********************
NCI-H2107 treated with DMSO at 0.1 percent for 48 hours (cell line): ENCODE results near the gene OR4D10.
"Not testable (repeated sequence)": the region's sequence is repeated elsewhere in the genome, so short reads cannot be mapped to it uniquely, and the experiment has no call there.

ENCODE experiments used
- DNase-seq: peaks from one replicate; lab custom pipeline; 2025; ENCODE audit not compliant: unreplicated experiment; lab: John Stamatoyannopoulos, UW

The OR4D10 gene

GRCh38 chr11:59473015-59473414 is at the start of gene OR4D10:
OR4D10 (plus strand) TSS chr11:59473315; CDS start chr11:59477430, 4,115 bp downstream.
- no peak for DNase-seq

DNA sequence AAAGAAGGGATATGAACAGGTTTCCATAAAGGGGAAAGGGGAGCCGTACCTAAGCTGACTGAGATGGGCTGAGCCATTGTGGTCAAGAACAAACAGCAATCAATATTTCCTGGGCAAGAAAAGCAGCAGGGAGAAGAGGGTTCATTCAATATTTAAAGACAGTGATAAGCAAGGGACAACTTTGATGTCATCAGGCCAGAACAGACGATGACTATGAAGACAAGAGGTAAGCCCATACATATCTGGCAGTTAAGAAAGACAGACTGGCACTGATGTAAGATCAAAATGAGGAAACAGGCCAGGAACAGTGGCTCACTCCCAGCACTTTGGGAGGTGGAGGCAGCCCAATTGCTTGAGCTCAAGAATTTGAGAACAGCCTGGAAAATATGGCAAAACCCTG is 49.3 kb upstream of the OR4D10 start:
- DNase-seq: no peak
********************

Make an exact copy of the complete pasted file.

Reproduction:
NCI-H2107 treated with DMSO at 0.1 percent for 48 hours (cell line): ENCODE results near the gene OR4D10.
"Not testable (repeated sequence)": the region's sequence is repeated elsewhere in the genome, so short reads cannot be mapped to it uniquely, and the experiment has no call there.

ENCODE experiments used
- DNase-seq: peaks from one replicate; lab custom pipeline; 2025; ENCODE audit not compliant: unreplicated experiment; lab: John Stamatoyannopoulos, UW

The OR4D10 gene

GRCh38 chr11:59473015-59473414 is at the start of gene OR4D10:
OR4D10 (plus strand) TSS chr11:59473315; CDS start chr11:59477430, 4,115 bp downstream.
- no peak for DNase-seq

DNA sequence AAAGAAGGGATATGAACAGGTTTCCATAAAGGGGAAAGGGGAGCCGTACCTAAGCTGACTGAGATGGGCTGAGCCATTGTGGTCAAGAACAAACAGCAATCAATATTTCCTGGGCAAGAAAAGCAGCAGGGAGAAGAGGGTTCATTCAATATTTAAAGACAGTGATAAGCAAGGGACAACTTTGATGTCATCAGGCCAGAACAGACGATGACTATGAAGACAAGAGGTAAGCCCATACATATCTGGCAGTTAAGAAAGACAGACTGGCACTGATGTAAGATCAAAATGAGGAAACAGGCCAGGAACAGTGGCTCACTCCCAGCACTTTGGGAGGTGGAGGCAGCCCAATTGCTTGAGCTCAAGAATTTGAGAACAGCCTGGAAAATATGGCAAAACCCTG is 49.3 kb upstream of the OR4D10 start:
- DNase-seq: no peak